Sound fish management supported: Kenai council resolution to be shared at Board of Fish meeting

Posted: Friday, February 04, 2011

The Kenai City Council at its meeting this week passed a resolution supporting equitable, biology-based management of upper Cook Inlet fisheries.

After hearing from a number of commercial fisherman and other concerned citizens, and amending the resolution to be more inclusive of all aspects of the Cook Inlet fisheries, the council unanimously agreed that it was an appropriate action. They also asked the city manager, Rick Koch, to read it for them at the Board of Fish meeting later this month.

Local fishermen voiced their belief in the industry's importance in the area.

Paul Dale of Snug Harbor Seafoods said that anything the council could do to support the industry was a good idea.

"At a time like this, stability for our industry is critically important," he said. Later he added, "if we just stay the course, I think we'll be fine in this industry locally."

Likewise, Christine Brandt said the Kenai Peninsula Fishermen's Association supported the resolution.

"(The) Cook Inlet commercial salmon industry is a critical part of the local economy," she said.

That organization was also concerned about the long-term viability of salmon in the area.

"We believe in healthy salmon runs managed biologically," she said.

David Martin, a Clam Gulch resident who has been fishing in the area since 1971, pointed out that before there was oil development in the inlet, there was fish. And after the wells run out, the fish can remain.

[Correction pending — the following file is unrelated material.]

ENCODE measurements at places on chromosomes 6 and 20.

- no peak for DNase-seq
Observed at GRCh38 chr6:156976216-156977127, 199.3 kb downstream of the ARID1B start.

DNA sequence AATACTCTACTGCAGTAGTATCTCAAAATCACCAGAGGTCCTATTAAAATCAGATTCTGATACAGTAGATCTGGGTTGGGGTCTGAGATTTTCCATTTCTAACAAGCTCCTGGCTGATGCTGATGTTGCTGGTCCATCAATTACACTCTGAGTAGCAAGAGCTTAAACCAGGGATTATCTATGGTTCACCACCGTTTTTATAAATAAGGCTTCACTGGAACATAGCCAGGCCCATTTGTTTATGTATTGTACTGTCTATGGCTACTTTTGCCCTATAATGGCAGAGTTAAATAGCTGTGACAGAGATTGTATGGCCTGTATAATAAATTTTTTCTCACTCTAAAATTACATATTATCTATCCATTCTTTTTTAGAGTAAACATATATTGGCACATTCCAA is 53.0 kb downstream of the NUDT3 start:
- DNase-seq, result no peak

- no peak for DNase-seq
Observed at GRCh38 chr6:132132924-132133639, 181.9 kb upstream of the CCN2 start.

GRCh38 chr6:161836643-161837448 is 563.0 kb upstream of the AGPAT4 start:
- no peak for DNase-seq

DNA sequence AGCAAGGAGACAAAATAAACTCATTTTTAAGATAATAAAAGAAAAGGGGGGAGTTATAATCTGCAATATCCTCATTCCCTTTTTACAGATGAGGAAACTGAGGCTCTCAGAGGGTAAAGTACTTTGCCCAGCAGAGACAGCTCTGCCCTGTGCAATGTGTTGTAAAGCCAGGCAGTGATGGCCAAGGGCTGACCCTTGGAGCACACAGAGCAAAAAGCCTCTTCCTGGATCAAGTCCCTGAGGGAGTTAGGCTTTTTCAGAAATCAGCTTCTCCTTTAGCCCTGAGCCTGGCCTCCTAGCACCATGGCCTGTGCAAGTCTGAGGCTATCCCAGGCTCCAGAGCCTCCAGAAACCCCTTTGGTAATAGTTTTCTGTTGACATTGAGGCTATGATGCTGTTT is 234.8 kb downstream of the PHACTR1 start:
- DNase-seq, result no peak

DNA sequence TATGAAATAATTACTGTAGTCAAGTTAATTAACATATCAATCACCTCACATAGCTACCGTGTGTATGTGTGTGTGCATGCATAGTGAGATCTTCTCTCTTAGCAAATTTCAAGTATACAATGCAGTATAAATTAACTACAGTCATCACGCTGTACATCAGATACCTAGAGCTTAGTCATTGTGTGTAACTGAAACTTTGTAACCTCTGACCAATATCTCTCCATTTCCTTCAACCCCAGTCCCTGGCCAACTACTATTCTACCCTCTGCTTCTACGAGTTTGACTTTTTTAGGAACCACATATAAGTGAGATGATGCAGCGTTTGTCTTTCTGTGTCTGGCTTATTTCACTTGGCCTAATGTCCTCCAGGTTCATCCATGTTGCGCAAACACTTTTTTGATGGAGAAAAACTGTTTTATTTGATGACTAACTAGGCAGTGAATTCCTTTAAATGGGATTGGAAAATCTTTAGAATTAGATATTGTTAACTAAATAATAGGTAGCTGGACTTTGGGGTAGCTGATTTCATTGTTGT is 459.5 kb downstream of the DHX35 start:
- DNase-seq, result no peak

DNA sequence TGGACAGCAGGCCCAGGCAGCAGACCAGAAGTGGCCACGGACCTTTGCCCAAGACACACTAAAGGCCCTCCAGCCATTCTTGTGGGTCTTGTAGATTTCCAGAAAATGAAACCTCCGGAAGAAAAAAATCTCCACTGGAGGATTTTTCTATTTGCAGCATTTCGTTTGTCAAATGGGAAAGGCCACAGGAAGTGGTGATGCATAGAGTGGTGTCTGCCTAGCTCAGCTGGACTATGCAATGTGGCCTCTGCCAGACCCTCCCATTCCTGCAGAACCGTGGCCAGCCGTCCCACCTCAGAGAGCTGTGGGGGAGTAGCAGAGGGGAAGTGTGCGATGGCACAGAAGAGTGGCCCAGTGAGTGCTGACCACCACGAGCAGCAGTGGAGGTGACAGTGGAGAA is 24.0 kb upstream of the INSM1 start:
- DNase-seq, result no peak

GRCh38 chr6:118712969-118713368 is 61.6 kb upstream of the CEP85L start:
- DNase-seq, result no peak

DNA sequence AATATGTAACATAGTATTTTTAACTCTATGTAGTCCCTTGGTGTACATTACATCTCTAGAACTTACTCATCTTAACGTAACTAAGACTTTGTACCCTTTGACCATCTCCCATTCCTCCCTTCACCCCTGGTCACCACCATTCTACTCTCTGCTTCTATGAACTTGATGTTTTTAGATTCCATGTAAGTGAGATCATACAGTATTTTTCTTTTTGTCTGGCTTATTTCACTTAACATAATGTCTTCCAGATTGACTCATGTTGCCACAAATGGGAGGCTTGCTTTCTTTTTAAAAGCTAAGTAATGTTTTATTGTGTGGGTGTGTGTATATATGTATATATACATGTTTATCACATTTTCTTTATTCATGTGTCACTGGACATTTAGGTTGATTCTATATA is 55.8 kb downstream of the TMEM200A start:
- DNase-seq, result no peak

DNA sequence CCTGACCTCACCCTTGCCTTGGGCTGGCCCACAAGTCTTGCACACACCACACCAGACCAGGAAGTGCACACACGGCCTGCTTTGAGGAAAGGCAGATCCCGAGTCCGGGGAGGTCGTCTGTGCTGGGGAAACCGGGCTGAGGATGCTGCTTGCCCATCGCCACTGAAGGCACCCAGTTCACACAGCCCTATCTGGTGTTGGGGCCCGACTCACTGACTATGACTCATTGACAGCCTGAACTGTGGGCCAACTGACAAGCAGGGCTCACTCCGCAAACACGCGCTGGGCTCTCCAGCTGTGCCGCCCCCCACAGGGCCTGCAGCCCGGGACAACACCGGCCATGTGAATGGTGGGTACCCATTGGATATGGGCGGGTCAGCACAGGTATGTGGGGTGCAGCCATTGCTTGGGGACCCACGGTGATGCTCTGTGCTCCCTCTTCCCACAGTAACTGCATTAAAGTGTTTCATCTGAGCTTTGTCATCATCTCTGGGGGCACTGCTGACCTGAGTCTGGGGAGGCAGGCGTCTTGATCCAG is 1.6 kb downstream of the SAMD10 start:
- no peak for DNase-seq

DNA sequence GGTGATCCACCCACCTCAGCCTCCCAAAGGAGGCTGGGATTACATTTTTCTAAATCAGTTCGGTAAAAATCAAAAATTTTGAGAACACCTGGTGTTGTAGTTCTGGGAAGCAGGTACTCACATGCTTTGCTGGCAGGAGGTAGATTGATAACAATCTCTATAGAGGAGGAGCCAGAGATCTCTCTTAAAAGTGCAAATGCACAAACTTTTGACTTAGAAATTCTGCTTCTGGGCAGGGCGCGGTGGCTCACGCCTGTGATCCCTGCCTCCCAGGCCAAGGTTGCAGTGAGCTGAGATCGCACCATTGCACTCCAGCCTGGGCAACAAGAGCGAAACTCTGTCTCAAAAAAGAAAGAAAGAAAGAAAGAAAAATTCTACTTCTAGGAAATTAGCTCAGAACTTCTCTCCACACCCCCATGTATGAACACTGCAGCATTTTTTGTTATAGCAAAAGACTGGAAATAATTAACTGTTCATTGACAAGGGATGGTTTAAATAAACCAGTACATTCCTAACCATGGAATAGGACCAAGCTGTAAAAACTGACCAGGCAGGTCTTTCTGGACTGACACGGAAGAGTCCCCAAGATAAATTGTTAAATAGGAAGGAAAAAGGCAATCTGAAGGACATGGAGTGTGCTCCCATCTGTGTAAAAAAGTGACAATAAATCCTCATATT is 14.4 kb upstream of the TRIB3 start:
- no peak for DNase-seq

Jim Butler agreed.

"In addition to gas, which is a finite resource, we're a hub for fish," he said, referring to the Peninsula's role as a supplier of natural gas for Southcentral Alaska.

After hearing that testimony and making a few changes, members of the council all agreed that a statement of support was worthwhile.

Three council members mentioned potential conflicts of interest, but Mayor Pat Porter ruled that in each instance, they could vote on the resolution because it was fairly non-specific and didn't have a direct conflict with their involvement in the industry.

"I believe it's a pretty generic resolution," she told Councilman Brian Gabriel, who fishes commercially and does a small amount of fish processing.

Joe Moore and Bob Molloy also had potential conflicts. Moore fishes commercially, and both men have clients who are involved in the fishing industry -- Moore as a certified public accountant, and Molloy as a lawyer.

The resolution was brought forward by co-sponsors Gabriel and Moore and passed by unanimous consent. After the council directed Koch to read the resolution in Anchorage, Porter said she might also attend the meeting.

The council also showed its support for school meals by passing a resolution supporting state legislative efforts to provide more funding for school meals, and worked on an ongoing code clean-up effort by moving the fees for any given ordinance to one fee section, rather than in each individual ordinance. Because there is a potential for the fees to change when the council creates the new fee schedule, councilman Terry Bookey suggested that people purchase their cemetery plots now for a possibly cheaper rate.

Molly Dischner can be reached at

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